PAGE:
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Amadiya bird's eye view
Amadiya bird's eye view

Coordinates: 37°05′33″N 43°29′14″E / 37.09250°N 43.48722°E / 37.09250; 43.48722{{#coordinates:37|05|33|N|43|29|14|E|region:IQ_type:city_source:enwiki-GNS | |name=

Country 23x15px Iraq
Autonomous region 23x15px Kurdistan
Founded Before 3000 B.C.
Elevation Template:Infobox settlement/lengthdisp
 • Total 6,000
Time zone GMT +3
 • Summer (DST) GMT +3 (UTC)

Amadiya (Kurdish: Amêdî, Arabic: اميدي‎, Amediyah), is a town along a tributary to the Great Zab in the Dahuk Governorate of Iraqi Kurdistan.[1] The city is situated 4,600 feet (1,400 m) above sea level.


The history of this city goes back at least to ancient Assyria, and was an Assyrian city known as Amedi from the 25th century BC until the end of the 7th century BC. Subsequent to this it was a part of Achaemenid Assyria, Seleucid Assyria, Assyria (Roman province) and Parthian and Sassanid ruled Assyria (Athura/Assuristan) until its dissolution in the mid 7th century AD.[2] It has always been a strategic place as it is built on the flat top of a mountain.[3][4] For several centuries, after the expulsion of the caliphs from Baghdad, it was ruled by a pasha, a prince who was from the royal Abbas family, reputed to be one of the richest rulers in the region.[5]

The region in which the city rests is also believed to have been the home of the Magi or priests of Persian-ruled Assyria. Amedia is believed to be the home of some of the most significant Magi priests, the Biblical Magi or the "Three Wise Men", who made a pilgrimage to Jerusalem to see Jesus Christ shortly after his birth.[6]

Amadiya was the birthplace of the pseudo-Messiah, David Alroy (fl. 1160). In 1163, according to Joseph ha-Kohen's "'Emeḳ ha-Baka", the Jewish population numbered about a thousand families and traded in gall-nuts. Alroy led a revolt against the city but was apparently defeated and killed in the process.[7] The Spanish Jewish historian R. Schlomo Ibn Verga (1450–1525) portrayed the Jewish community of Amedia at the time of Alroy as wealthy and contented.[8]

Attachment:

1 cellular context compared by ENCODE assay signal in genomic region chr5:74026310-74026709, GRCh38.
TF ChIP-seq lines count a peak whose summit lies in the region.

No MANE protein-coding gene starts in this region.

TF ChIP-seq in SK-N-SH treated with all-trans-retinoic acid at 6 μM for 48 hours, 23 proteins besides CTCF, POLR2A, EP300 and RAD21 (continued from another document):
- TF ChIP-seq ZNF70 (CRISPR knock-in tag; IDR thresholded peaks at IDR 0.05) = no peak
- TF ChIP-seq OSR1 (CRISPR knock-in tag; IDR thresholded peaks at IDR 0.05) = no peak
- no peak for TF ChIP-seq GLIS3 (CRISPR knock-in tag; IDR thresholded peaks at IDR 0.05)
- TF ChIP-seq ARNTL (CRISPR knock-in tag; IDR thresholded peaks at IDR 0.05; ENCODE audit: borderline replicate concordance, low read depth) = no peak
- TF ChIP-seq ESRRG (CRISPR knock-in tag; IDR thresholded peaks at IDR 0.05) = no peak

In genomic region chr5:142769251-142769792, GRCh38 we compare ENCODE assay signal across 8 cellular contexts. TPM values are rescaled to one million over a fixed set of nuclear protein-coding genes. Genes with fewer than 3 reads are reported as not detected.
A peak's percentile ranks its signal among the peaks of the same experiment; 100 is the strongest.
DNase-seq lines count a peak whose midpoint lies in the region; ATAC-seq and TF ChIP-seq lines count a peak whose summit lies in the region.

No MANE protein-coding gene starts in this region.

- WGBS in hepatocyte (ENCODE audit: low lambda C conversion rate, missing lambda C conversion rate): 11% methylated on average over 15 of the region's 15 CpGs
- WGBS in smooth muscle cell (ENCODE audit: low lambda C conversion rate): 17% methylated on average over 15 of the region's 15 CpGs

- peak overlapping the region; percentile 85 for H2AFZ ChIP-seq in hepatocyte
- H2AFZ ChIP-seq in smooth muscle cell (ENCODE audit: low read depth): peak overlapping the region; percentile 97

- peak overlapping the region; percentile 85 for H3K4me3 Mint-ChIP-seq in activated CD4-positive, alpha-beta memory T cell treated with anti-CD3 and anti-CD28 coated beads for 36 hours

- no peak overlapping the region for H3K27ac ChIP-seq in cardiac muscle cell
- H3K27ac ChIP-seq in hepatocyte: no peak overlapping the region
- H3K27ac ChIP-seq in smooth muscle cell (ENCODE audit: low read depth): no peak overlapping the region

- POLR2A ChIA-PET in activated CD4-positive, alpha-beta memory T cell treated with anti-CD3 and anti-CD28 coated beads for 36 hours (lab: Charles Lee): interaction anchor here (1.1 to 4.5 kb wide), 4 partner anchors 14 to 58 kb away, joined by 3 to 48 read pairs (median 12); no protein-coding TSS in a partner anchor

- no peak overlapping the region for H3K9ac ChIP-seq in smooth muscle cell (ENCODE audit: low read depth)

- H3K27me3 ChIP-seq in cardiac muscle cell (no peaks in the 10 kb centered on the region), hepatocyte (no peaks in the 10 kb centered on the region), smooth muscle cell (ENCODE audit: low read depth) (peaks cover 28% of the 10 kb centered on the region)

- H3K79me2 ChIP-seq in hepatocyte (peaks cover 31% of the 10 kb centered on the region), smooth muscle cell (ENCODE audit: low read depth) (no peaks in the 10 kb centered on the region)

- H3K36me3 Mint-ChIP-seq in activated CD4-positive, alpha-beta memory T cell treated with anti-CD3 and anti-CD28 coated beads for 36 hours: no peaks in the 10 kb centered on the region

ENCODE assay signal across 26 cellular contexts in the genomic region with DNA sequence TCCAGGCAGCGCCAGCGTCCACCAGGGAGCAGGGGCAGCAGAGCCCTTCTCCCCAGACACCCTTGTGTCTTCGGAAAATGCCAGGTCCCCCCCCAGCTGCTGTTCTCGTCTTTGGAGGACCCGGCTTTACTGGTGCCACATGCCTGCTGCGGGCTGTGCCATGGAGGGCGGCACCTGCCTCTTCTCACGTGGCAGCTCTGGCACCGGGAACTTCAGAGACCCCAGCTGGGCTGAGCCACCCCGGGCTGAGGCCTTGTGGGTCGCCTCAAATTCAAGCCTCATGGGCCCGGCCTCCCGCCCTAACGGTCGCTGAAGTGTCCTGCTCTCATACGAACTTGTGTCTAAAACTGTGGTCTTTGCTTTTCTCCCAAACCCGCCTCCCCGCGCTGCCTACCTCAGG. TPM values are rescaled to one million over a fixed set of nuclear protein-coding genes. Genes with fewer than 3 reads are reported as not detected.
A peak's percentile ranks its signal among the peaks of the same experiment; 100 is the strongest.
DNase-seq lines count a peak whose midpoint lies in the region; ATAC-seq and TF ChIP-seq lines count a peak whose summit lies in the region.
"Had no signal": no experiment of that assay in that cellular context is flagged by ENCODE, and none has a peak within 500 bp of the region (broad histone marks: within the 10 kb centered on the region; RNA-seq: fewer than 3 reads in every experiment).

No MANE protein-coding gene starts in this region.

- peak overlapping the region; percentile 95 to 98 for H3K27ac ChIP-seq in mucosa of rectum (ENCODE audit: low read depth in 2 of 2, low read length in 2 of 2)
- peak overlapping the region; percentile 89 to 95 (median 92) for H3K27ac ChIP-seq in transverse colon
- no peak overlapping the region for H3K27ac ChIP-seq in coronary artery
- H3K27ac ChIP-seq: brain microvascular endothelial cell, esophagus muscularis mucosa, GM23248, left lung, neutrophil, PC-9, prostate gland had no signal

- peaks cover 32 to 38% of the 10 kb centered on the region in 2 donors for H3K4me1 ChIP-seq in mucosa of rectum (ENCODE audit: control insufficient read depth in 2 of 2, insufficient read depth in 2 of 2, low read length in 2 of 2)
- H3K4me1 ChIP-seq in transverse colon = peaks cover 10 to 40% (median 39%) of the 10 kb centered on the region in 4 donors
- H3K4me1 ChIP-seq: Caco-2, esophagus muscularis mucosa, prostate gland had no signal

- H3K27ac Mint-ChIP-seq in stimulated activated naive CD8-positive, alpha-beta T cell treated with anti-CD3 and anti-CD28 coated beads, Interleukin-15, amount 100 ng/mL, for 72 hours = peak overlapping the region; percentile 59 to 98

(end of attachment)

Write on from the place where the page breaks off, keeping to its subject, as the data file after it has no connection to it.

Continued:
Amedi was the seat of the semi-autonomous Badinan Emirate, which lasted from 1376 to 1843. At the turn of the 19th century, the population already numbered 6,000, of whom 2,500 were Kurds, 1,900 Jews and 1,600 Assyrians. There are ruins from the Assyrian era and ruins of a synagogue and a church in the small town.[9]


The town is perched on a mountain, formerly only accessible by a narrow stairway cut into the rock. Amedia has a well-integrated community of Christian Assyrians and Muslim Kurds that share the city and local social events.

Although Amedia is just 10 12 miles (16.9 km) from the Turkish border across the Beshesh Mountains, the only border crossing into Turkey is now at Ibrahim Khalil border on the road Amedia - Dohuk - Zakho, 56 miles (90 km) away. There was formerly a border crossing at Habur.

Proximity to the border means that at the current time, the Turkish army has an unofficial military presence within the town, despite being deep within the Autonomous Kurdish region of Iraq. The town is 1,100 yards (1,000 m) long and 550 yards (500 m) wide. It houses 6,000 citizens in almost 1,200 houses.[citation needed]


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  1. Naval Intelligence Division (1944). Iraq and the Persian Gulf. Geographical Handbook Series. OCLC 1077604. 
  3. Karen Dabrowska; Geoff Hann (2008). Iraq Then and Now: A Guide to the Country and Its People. Bradt Travel Guides. pp. 177–. ISBN 978-1-84162-243-9. 
  5. Wright, George Newenham (1834). A New and Comprehensive gazetteer, Volume 1. T. Kelly. Retrieved 2009-09-12. 
  6. Bailey, Betty Jane. Who are the Christians in the Middle East? Wm. B. Eerdmans Publishing Company (May 2003)
  7. "Jewish Encyclopedia". 1906. Retrieved 2009-09-12. 
  8. Lenowitz, Harris (1906). The Jewish Messiahs: From the Galilee to Crown Heights. Retrieved 2009-09-12. 
  9. "Catholic Encyclopaedia". Appleton. 1907. Retrieved 2009-09-12.